In another embodiment, an imaging system includes a stationary member, a rotating member rotatably coupled to the stationary member wherein the rotating member includes an opened area proximate an axis about which the rotating member rotates. The imaging system also includes an x-ray source provided on the rotating member, and an x-ray detector disposed on the rotating member and configured to receive x-rays from the x-ray source. The system further includes a processor communicatively coupled to at least one of the x-ray source and the x-ray detector wherein the processor is configure to receive image data relating to an object and then reconstruct a first image at a first resolution using the received image data, determine at least one volume of interest in the generated image, and reconstruct a second image of the determined at least one volume of interest at a second resolution, the second resolution being greater than the first resolution such that a quantification of image structures is facilitated.
In yet another embodiment, a method of reconstructing a multi-resolution image of a patient includes receiving image data of at least one of a lung and a heart, reconstructing a first image at a first resolution from the received data, determining at least one volume of interest in the generated image, and reconstructing a second image of the determined at least one volume of interest at a second resolution, the second resolution being greater than the first resolution such that a quantification of image structures is facilitated.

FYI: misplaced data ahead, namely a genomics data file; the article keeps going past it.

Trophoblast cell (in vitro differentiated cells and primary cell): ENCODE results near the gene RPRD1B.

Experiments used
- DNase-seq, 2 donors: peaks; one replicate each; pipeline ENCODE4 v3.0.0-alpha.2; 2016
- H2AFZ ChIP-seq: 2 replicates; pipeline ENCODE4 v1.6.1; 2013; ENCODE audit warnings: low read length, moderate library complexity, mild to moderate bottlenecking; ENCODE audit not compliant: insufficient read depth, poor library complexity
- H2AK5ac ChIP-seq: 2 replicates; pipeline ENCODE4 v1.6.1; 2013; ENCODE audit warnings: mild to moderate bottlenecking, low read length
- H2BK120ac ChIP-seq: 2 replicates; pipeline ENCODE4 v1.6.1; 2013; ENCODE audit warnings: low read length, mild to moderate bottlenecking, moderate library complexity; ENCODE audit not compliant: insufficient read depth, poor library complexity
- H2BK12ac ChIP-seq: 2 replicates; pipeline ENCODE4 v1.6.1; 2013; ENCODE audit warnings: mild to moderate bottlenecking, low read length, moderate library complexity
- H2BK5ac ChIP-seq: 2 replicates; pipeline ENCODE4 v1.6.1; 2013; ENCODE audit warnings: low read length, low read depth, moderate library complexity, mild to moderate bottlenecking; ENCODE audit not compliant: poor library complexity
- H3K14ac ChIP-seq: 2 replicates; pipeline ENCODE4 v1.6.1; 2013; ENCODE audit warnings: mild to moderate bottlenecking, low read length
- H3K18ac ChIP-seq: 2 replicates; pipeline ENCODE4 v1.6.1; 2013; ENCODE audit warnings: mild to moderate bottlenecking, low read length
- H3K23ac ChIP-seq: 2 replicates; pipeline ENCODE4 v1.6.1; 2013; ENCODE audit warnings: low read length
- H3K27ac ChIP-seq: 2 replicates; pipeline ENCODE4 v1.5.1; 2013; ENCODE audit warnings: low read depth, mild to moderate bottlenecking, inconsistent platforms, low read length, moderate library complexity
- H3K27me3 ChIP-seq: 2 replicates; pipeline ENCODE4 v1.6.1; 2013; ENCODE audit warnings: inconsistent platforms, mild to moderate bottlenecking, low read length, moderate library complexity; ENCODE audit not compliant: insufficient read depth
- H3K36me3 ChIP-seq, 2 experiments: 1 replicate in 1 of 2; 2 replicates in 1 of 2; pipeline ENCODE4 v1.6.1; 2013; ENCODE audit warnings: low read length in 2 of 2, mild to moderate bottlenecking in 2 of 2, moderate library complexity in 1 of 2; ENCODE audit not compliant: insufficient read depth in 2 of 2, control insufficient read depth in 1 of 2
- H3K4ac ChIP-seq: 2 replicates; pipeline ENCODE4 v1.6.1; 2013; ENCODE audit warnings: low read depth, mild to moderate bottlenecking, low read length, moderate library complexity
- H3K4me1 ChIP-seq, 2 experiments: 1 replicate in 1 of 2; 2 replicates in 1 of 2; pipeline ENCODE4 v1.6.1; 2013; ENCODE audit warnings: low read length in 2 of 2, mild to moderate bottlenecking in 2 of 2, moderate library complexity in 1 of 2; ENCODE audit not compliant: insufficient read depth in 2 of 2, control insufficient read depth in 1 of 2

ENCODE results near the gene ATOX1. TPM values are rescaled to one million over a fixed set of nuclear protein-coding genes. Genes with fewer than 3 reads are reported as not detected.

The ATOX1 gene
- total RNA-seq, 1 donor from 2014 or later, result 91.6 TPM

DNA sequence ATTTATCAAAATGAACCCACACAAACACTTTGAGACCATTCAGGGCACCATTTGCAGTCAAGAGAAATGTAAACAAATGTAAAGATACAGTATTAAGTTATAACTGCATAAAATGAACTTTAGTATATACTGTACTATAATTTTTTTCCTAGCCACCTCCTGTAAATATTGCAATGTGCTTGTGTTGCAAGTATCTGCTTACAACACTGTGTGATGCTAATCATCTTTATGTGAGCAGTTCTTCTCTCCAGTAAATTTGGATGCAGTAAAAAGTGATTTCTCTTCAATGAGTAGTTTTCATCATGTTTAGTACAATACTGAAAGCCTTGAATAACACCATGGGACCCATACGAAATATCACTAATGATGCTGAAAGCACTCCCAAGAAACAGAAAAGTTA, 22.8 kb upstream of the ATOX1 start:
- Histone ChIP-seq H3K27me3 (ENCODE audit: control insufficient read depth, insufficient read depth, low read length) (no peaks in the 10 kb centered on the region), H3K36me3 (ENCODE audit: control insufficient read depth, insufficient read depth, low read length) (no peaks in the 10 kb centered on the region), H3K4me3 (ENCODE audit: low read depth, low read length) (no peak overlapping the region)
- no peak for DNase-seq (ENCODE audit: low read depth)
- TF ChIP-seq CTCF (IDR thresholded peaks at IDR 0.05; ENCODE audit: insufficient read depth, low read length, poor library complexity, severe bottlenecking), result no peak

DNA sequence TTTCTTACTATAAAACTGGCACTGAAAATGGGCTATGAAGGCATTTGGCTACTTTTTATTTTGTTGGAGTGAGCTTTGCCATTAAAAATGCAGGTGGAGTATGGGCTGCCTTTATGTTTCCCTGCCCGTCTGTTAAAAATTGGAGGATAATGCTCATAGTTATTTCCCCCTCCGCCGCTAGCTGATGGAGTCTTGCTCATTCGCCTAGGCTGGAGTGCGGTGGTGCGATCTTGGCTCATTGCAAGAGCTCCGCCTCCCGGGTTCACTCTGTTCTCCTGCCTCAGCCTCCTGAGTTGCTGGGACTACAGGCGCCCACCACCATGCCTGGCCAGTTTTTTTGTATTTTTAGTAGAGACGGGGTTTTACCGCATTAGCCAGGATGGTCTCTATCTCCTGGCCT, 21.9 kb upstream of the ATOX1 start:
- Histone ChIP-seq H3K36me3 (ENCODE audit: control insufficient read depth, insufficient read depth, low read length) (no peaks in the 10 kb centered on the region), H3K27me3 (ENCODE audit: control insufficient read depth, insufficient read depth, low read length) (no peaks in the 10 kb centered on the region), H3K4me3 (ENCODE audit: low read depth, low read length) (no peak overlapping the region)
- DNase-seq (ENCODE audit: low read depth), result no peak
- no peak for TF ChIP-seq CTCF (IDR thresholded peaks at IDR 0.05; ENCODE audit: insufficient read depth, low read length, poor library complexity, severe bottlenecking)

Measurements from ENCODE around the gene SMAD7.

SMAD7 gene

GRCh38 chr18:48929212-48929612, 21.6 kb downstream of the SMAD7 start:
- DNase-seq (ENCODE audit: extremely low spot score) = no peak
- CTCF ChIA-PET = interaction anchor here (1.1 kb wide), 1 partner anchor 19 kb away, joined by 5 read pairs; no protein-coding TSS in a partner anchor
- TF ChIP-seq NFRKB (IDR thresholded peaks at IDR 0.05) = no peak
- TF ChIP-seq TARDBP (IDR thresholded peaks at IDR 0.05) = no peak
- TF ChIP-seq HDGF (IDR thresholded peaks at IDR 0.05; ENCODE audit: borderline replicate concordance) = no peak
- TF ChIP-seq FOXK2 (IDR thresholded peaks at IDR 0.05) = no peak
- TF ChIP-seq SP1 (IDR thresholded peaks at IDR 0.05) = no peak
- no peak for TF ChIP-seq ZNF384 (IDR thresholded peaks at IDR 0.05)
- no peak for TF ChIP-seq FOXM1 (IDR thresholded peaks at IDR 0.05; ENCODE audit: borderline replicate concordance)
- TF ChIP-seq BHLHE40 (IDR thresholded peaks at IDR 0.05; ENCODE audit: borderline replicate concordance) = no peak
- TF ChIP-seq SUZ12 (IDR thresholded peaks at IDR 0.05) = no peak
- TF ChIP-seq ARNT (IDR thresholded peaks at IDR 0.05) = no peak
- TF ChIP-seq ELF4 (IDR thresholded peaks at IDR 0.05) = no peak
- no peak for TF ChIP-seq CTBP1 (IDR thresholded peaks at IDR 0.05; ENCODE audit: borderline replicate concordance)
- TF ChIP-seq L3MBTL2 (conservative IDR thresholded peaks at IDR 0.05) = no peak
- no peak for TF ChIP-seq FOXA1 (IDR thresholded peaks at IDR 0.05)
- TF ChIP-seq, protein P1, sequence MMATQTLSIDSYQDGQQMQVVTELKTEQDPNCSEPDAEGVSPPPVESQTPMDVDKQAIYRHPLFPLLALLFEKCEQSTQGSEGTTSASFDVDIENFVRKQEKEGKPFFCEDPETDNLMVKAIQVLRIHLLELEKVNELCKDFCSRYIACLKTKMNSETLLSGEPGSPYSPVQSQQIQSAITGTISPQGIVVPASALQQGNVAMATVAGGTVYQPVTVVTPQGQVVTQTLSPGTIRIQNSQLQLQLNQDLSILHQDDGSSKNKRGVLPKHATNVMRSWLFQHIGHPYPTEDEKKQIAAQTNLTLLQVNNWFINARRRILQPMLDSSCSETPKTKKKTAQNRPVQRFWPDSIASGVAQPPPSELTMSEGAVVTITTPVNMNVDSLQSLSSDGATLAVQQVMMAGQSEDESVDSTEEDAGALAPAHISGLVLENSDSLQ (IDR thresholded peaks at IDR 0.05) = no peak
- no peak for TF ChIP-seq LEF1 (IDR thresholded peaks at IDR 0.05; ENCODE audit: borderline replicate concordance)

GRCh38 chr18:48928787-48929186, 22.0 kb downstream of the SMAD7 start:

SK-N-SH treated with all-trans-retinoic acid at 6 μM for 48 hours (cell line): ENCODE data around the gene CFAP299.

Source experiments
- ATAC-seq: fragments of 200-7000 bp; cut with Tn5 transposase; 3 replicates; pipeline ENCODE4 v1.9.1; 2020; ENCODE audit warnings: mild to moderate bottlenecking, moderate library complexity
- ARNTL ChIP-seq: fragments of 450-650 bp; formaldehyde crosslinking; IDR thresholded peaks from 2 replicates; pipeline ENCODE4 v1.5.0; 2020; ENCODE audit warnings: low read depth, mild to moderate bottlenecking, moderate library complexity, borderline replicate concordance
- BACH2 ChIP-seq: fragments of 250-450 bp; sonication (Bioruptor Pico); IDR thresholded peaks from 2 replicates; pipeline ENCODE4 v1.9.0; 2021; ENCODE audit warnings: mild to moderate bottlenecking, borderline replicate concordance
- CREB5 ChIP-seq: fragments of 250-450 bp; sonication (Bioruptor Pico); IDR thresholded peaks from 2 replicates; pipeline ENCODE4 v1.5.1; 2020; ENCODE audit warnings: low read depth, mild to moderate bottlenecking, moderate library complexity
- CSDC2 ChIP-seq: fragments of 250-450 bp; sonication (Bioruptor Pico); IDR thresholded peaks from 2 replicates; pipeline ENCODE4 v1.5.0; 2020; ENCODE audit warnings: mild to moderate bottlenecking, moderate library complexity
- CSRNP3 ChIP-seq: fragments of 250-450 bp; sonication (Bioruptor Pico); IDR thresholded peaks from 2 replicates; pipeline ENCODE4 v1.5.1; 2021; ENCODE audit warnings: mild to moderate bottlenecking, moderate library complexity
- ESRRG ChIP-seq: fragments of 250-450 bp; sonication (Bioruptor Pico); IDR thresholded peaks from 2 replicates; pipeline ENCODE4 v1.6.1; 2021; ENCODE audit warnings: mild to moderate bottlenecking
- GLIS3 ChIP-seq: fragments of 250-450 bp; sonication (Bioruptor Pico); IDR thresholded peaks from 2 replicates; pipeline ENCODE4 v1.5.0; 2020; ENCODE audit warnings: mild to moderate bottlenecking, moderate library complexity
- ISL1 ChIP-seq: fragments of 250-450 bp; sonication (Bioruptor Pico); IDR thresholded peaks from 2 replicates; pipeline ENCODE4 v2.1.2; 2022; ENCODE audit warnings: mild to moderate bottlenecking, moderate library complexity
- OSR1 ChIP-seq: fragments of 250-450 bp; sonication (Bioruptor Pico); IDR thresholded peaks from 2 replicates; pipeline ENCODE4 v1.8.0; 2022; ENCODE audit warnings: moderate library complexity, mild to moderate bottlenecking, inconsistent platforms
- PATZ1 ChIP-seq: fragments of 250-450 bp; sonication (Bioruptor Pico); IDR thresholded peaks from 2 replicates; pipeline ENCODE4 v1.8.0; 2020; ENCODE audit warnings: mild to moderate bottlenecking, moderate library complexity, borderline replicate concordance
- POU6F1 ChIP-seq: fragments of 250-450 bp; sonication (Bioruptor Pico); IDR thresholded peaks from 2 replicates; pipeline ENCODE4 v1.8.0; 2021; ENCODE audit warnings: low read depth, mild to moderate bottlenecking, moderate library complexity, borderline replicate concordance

As used herein, an element or step recited in the singular and proceeded with the word “a” or “an” should be understood as not excluding plural said elements or steps, unless such exclusion is explicitly stated. Furthermore, references to “one embodiment” of the present invention are not intended to be interpreted as excluding the existence of additional embodiments that also incorporate the recited features. Moreover, unless explicitly stated to the contrary, embodiments “comprising” or “having” an element or a plurality of elements having a particular property may include additional such elements not having that property. For example, CT imaging apparatus embodiments may be described herein as having a plurality of detector rows that are used in a certain process. Such embodiments are not restricted from having other detector rows that are not used in that process.
Also as used herein, the phrase “reconstructing an image” is not intended to exclude embodiments of the present invention in which data representing an image is generated but a viewable image is not. However, many embodiments generate (or are configured to generate) at least one viewable image.